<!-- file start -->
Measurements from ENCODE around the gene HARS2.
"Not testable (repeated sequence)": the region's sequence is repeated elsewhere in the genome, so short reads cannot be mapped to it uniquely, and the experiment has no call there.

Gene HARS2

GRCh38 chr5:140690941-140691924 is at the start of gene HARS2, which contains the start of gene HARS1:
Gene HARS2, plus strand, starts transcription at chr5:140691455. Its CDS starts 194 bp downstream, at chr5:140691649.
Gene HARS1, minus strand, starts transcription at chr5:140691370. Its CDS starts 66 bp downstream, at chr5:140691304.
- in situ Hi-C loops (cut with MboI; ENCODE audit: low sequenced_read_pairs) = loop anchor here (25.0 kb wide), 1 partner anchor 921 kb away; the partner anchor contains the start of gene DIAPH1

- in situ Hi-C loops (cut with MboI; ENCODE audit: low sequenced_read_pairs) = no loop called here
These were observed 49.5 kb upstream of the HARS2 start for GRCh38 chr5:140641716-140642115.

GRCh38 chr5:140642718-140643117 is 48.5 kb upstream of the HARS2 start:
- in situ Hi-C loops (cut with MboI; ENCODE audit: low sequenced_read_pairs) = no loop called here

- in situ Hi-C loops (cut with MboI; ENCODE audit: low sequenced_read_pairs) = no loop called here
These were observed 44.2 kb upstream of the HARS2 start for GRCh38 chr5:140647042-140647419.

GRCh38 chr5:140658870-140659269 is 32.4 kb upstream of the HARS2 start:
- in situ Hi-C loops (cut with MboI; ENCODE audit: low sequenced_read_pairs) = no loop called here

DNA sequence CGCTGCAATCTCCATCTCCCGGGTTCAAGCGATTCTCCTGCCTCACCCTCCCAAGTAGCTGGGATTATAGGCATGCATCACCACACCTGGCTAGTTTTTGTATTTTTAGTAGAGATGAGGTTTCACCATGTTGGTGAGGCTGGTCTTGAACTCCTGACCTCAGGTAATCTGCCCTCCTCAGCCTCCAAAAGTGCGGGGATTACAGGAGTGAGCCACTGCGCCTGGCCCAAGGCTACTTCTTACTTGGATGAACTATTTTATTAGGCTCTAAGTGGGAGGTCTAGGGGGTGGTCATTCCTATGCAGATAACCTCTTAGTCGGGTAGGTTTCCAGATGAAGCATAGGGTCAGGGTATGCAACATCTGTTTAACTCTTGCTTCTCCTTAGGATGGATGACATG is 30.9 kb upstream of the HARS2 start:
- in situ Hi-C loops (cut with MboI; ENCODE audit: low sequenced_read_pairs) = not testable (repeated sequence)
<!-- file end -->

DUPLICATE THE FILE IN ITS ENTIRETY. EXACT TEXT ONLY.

Measurements from ENCODE around the gene HARS2.
"Not testable (repeated sequence)": the region's sequence is repeated elsewhere in the genome, so short reads cannot be mapped to it uniquely, and the experiment has no call there.

Gene HARS2

GRCh38 chr5:140690941-140691924 is at the start of gene HARS2, which contains the start of gene HARS1:
Gene HARS2, plus strand, starts transcription at chr5:140691455. Its CDS starts 194 bp downstream, at chr5:140691649.
Gene HARS1, minus strand, starts transcription at chr5:140691370. Its CDS starts 66 bp downstream, at chr5:140691304.
- in situ Hi-C loops (cut with MboI; ENCODE audit: low sequenced_read_pairs) = loop anchor here (25.0 kb wide), 1 partner anchor 921 kb away; the partner anchor contains the start of gene DIAPH1

- in situ Hi-C loops (cut with MboI; ENCODE audit: low sequenced_read_pairs) = no loop called here
These were observed 49.5 kb upstream of the HARS2 start for GRCh38 chr5:140641716-140642115.

GRCh38 chr5:140642718-140643117 is 48.5 kb upstream of the HARS2 start:
- in situ Hi-C loops (cut with MboI; ENCODE audit: low sequenced_read_pairs) = no loop called here

- in situ Hi-C loops (cut with MboI; ENCODE audit: low sequenced_read_pairs) = no loop called here
These were observed 44.2 kb upstream of the HARS2 start for GRCh38 chr5:140647042-140647419.

GRCh38 chr5:140658870-140659269 is 32.4 kb upstream of the HARS2 start:
- in situ Hi-C loops (cut with MboI; ENCODE audit: low sequenced_read_pairs) = no loop called here

DNA sequence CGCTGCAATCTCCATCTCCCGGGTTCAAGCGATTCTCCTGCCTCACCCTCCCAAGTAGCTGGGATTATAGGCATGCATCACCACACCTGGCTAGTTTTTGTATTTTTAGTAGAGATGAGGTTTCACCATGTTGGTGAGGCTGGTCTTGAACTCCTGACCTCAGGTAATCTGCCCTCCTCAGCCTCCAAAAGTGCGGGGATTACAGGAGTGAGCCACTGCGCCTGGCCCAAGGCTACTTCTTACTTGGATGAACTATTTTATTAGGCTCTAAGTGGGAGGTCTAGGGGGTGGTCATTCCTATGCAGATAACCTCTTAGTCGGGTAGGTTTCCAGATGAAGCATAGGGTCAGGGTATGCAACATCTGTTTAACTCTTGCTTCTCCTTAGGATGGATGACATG is 30.9 kb upstream of the HARS2 start:
- in situ Hi-C loops (cut with MboI; ENCODE audit: low sequenced_read_pairs) = not testable (repeated sequence)